Fresco is a way of painting pictures. A fresco is a painting that is done on a wall. A wall painting is sometimes called afresco by mistake. A true fresco is painted onto plaster that is fresh. The plaster has been laid on the wall that day and is still damp. The word fresco comes from the Italian for "fresh".
Advantages and disadvantages of fresco painting[change | change source]
Good things about fresco painting[change | change source]
Fresco is a very good way of painting pictures on walls. It is much easier than painting on dry plaster because when paint is put onto dry plaster, it sinks straight in. Painting on fresh plaster means that the artist can spread the paint much easier.
Another reason why it is a good way to paint pictures on plastered walls is that the paint joins with the plaster so that the colours will not rub off. Frescoes last for hundreds of years. If they are kept clean and dry, the colours will stay bright for a very long time.
Fresco is the "green" method of painting because it does not use dangerous chemicals. The water, the calcite and the colours do not cause pollution.
Bad things about fresco painting[change | change source]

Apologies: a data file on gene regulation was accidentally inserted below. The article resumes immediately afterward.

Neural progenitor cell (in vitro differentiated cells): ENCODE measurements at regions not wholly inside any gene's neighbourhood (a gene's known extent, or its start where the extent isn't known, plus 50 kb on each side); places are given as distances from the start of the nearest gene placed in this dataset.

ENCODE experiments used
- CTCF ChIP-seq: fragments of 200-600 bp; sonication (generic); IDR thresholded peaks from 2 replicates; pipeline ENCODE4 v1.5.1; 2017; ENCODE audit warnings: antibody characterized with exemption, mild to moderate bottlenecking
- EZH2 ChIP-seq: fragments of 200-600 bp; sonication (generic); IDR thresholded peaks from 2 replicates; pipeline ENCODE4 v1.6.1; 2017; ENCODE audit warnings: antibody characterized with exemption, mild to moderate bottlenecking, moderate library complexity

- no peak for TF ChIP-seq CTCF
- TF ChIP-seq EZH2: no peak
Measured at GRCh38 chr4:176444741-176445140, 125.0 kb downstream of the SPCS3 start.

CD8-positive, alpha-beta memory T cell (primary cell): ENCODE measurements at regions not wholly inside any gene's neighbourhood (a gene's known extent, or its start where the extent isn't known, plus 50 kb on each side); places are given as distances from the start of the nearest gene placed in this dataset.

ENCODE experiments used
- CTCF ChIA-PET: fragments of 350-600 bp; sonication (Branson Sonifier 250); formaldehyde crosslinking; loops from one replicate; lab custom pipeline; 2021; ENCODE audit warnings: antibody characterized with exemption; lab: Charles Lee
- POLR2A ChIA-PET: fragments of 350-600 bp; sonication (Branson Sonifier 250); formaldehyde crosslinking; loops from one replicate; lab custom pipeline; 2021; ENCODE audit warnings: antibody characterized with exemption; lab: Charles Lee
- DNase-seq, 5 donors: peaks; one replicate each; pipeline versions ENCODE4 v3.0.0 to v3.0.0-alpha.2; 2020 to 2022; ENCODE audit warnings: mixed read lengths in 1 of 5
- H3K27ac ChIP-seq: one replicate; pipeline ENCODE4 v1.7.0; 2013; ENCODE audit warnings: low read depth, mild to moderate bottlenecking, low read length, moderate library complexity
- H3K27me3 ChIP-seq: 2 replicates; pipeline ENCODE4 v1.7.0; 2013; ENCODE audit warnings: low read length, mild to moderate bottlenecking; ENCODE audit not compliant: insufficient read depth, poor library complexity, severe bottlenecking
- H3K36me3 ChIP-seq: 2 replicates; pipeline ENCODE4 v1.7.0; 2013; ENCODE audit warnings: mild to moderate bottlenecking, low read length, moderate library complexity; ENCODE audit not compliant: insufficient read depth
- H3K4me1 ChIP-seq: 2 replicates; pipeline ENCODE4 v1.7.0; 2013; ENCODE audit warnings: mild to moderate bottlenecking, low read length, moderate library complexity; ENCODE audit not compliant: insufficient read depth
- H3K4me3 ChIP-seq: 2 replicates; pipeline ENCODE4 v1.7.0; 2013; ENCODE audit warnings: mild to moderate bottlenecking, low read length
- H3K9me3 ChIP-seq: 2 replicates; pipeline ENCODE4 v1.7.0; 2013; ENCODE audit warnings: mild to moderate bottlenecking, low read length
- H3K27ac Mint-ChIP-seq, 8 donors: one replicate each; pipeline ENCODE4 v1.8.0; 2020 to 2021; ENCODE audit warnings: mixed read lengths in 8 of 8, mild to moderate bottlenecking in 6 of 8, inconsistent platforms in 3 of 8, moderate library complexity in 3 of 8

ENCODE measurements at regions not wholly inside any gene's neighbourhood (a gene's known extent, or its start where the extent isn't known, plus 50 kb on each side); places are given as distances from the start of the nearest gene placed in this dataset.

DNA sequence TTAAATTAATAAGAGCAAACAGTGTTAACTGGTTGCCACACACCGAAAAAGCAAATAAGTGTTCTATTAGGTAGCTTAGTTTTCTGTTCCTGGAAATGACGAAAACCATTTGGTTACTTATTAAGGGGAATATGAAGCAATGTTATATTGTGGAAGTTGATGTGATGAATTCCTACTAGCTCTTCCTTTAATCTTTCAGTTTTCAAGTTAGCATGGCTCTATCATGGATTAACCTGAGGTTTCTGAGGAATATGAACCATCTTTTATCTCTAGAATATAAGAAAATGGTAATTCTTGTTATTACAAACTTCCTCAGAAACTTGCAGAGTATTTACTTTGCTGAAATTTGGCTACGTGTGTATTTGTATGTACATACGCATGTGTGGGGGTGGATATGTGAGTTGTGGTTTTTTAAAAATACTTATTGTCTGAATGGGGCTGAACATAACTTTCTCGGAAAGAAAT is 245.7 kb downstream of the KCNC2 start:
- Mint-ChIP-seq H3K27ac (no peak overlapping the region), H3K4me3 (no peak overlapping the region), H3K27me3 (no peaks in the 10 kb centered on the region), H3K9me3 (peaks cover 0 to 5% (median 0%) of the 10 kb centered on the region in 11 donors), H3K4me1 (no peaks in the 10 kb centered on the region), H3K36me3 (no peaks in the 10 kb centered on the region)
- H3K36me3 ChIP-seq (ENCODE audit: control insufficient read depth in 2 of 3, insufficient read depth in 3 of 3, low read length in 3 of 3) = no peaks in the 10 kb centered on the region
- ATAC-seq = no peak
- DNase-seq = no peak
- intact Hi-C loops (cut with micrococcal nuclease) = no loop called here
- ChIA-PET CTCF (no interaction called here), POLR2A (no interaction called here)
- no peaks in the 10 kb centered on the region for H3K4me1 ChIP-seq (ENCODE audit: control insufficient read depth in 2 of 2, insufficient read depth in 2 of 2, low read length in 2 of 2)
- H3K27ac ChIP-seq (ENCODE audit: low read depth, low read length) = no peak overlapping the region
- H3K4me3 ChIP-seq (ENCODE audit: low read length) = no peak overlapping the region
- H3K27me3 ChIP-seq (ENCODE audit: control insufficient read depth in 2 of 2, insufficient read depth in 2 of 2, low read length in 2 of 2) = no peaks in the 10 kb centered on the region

The problems with painting frescos come from the plaster. It must be mixed up and put on the wall freshly every day and left to partly dry before it can be used. As the plaster begins to dry or "set", the artist can start the picture. The artist must work very quickly and carefully. If he/she makes a mistake, the plaster must be scraped off. While the plaster is setting, it becomes very hot and gives off gases. This makes working on a fresco unpleasant. Because frescos are on walls, or ceilings, they can not be moved from place to place, or rearranged, like other paintings.
Method - the way to paint frescoes[change | change source]
The artist must plan the work carefully. It starts with a small drawing of the picture, The artists then makes a large drawing, called a cartoon, and works out the right order to paint the picture, because a big picture might take more than a week to paint. Each day's work is called by the Italian name giornata. Giorno means "day".
When the day's work starts, the artist needs to work fast so there is usually another worker or assistant who mixes the plaster and helps the artist.
The artists pins up a drawing and uses a sharp point to mark the lines of the drawing onto the plaster. He/she then paints the outlines of the picture onto the plaster. Accuracy is very important; the artist must get it right in one go.
As the painting dries, the artist works over the whole giornata again, putting in details of the faces and the clothing, and painting shadows.
At the beginning of the next day's work, the plaster edge of the last giornata is scraped so that the new plaster joins well. Often it is possible to see the joins and work out how many giornata it took to do a single painting.
History of frescoes[change | change source]
Ancient[change | change source]
Not all wall paintings are frescoes. In Ancient Egypt, for example, many of the wall paintings were done on dry plaster and are not true frescoes.